More Than Politics: Why the Inauguration Is So Important

inaugurationI am a self-professed nerd in many respects, and there are a few things in particular I’ve been passionate about my entire life: history, politics, music. So it’s really no surprise that when the #Hamilfilm premiered on Disney+, the movie version of the Broadway musical Hamilton, I couldn’t miss it — and I loved it. And in the days leading up to Joe Biden’s inauguration, there’s one number in particular which has taken on a particular meaning for me.

It’s hard for us to remember now, but there originally were no term limits for the president. George Washington’s decision not to run again was depicted in Hamilton‘s song “One Last Time,” portrayed beautifully by Christopher Jackson. As Washington explains to Alexander Hamilton (played by Lin Manuel Miranda), by stepping down, the nation learns to move on past his presidency and outlive him when he’s gone.

If I say goodbye, the nation learns to move on
It outlives me when I’m gone
Like the scripture says
Everyone shall sit under their own vine and fig tree
And no one shall make them afraid
They’ll be safe in the nation we’ve made

These words have been on my mind leading up to Joe Biden’s inauguration. Regardless of who one may have voted for, the importance of a peaceful transfer of power from one administration to another should be celebrated by every American. And though the situation now is not the ideal, past presidents have risen above politics to embrace their successors, give them advice, and welcome them into the White House. It’s a moving tradition that, until now, each outgoing president has participated in.

One of the most poignant examples is the letter from George H.W. Bush to Bill Clinton as he prepared to leave the White House in 1993. President Clinton said President Bush “made us feel at home, as much as he could,” even though the two were on separate sides of the political aisle.

Dear Bill,

When I walked into this office just now I felt the same sense of wonder and respect that I felt four years ago. I know you will feel that, too.

I wish you great happiness here. I never felt the loneliness some Presidents have described.

There will be very tough times, made even more difficult by criticism you may not think is fair. I’m not a very good one to give advice; but just don’t let the critics discourage you or push you off course.

You will be our President when you read this note. I wish you well. I wish your family well.

Your success now is our country’s success. I am rooting hard for you.

Good luck—


Bill Clinton and George W. Bush likewise left encouraging, inspiring letters for their successors, as did Barack Obama for Donald Trump. “First, we’ve both been blessed, in different ways, with great good fortune. Not everyone is so lucky. It’s up to us to do everything we can [to] build more ladders of success for every child and family that’s willing to work hard,” President Obama wrote, concluding, “Finally, take time, in the rush of events and responsibilities, for friends and family. They’ll get you through the inevitable rough patches. Michelle and I wish you and Melania the very best as you embark on this great adventure, and know that we stand ready to help in any ways which we can.”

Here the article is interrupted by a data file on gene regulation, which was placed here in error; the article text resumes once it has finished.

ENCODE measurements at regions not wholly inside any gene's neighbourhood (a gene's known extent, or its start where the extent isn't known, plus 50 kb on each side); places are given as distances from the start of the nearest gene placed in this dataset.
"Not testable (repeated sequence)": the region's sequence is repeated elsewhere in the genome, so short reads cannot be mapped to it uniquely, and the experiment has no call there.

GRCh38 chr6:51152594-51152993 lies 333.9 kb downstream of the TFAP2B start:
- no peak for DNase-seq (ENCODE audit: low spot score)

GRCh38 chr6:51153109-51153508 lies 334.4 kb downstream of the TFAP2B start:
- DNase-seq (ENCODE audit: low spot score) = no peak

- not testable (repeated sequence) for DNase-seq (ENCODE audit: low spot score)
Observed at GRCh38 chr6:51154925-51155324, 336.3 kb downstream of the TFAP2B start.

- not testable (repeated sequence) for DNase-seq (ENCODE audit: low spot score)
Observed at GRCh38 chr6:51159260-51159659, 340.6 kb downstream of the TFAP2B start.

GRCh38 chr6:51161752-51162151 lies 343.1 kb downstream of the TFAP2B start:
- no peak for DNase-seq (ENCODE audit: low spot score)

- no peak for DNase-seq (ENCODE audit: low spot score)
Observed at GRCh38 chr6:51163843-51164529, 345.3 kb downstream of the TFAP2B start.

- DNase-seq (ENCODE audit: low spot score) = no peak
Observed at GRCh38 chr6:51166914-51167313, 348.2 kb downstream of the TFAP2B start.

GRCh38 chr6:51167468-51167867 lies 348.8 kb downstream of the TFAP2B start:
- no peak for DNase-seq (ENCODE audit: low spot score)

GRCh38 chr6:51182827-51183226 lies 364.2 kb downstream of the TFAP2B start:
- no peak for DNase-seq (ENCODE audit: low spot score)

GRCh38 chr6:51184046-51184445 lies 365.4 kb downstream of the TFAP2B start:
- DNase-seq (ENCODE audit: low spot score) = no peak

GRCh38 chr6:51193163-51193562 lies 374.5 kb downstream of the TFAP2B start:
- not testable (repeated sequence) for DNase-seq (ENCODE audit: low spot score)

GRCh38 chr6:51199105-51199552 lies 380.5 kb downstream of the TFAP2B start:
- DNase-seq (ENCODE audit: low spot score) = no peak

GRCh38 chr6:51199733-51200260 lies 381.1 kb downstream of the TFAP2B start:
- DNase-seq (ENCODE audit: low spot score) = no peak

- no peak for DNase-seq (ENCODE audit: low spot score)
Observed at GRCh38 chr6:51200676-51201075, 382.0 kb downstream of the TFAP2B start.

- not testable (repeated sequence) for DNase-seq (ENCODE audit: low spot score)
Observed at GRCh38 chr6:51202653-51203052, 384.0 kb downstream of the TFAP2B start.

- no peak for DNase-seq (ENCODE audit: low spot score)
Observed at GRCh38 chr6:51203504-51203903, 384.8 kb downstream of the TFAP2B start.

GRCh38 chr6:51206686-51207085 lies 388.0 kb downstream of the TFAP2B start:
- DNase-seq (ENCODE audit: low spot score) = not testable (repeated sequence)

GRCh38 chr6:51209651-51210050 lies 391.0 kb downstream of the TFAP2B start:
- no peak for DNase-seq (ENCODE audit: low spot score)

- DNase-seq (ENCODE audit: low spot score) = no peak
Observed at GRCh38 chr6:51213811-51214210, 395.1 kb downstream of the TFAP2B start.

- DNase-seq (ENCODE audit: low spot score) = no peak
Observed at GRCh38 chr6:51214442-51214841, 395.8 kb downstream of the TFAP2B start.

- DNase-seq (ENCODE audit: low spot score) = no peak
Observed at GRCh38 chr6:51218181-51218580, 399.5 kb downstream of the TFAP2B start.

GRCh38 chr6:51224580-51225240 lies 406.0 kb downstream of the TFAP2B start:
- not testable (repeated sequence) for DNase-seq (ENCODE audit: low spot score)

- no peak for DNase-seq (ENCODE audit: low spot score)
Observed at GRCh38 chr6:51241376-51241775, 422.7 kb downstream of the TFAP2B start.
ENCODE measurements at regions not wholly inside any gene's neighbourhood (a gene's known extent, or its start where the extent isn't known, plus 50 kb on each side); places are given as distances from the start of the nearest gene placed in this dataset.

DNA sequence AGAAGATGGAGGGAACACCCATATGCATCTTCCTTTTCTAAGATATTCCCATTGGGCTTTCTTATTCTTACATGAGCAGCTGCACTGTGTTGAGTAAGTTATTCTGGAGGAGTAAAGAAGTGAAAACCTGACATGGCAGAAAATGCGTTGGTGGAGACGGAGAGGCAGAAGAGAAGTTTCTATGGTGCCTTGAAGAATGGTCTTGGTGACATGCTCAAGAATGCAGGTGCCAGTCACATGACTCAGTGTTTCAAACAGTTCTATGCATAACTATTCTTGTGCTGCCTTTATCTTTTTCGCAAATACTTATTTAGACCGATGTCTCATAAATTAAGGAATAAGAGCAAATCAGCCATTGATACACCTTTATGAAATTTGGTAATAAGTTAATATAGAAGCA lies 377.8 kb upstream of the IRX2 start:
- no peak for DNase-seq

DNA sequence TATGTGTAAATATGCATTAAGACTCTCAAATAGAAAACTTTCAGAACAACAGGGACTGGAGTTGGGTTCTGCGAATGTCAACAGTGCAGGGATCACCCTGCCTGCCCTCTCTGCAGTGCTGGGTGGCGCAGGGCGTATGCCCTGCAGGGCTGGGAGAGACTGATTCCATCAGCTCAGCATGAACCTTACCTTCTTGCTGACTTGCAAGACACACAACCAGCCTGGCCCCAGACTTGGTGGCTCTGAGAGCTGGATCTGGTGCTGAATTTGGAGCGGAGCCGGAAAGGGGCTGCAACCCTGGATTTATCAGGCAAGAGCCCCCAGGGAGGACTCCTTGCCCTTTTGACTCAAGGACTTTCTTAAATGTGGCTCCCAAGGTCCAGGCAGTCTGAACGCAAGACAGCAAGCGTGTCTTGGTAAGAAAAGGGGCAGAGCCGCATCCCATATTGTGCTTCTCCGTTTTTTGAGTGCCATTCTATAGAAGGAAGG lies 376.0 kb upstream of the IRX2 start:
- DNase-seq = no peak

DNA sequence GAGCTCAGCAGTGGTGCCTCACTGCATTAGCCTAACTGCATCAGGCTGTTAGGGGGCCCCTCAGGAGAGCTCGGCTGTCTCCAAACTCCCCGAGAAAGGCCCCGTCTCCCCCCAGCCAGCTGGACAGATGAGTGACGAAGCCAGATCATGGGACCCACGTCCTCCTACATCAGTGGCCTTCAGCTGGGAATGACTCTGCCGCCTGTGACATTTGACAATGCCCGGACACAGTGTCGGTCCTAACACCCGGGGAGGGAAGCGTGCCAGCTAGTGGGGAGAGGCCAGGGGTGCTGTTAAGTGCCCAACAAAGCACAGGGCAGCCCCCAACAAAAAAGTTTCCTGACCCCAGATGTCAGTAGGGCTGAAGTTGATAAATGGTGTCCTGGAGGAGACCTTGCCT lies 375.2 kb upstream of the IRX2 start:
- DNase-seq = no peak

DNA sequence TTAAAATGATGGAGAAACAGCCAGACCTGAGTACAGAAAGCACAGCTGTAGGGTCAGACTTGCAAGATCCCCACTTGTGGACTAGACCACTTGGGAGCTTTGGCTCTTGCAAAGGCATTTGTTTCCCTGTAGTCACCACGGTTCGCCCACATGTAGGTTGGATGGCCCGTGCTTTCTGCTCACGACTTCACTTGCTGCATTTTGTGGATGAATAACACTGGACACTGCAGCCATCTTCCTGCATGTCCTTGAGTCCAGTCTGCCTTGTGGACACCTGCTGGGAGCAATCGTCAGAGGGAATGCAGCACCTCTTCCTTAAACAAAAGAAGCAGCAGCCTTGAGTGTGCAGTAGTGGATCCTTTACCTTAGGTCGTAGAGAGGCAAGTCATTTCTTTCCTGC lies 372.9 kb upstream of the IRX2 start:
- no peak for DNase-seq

During the transitions between the Bush and Obama administrations, President Obama asked if it would be possible to meet all of the living ex-presidents, and President Bush arranged a luncheon which Presidents Jimmy Carter, George H.W. Bush, and Bill Clinton all attended, and both Obama and Bush spoke of how meaningful it was. “All the gentlemen here understand both the pressures and possibilities of this office,” Obama said. “For me to have the opportunity to get advice, good counsel, and fellowship with these individuals is extraordinary, and I just want to thank the President for hosting us.”

Bush responded in kind, saying. “We want you to succeed. Whether we’re Democrat or Republican we care deeply about this country. And to the extent we can we look forward to sharing our experiences with you. All of us who have served in this office understand that the office transcends the individual.”

This — that the office transcends the individual — is the most salient point. The presidency is more than just the person currently in office. Many of our former presidents understand this, ready to welcome their successors with open arms regardless of how much they may disagree. In these divided times, this kind of unity is more important than ever. And though we cannot control the actions of an outgoing president, we can take this opportunity for ourselves to embrace this moment in history, showing that the American experiment is, despite all odds, still going strong.

Cassy Fiano-Chesser is a Jacksonville native and mom to six kids. Her husband is a Marine Corps veteran and Purple Heart recipient. She works from home as a blogger and a freelance writer, and they currently live in the Argyle area of Jacksonville. Benjamin is their oldest, born in 2011, and he loves being a big brother. Wyatt was born in 2012, and he has Down syndrome. Ivy came next, in 2013, followed by Clara, born in 2015, who is a diva-with-a-capital-D. Rounding out the brood is Felicity, born in 2017, and Lilly, born in 2007. They love discovering things to do on the First Coast and going on family adventures, as well as cheering on the Jumbo Shrimp and the Icemen.


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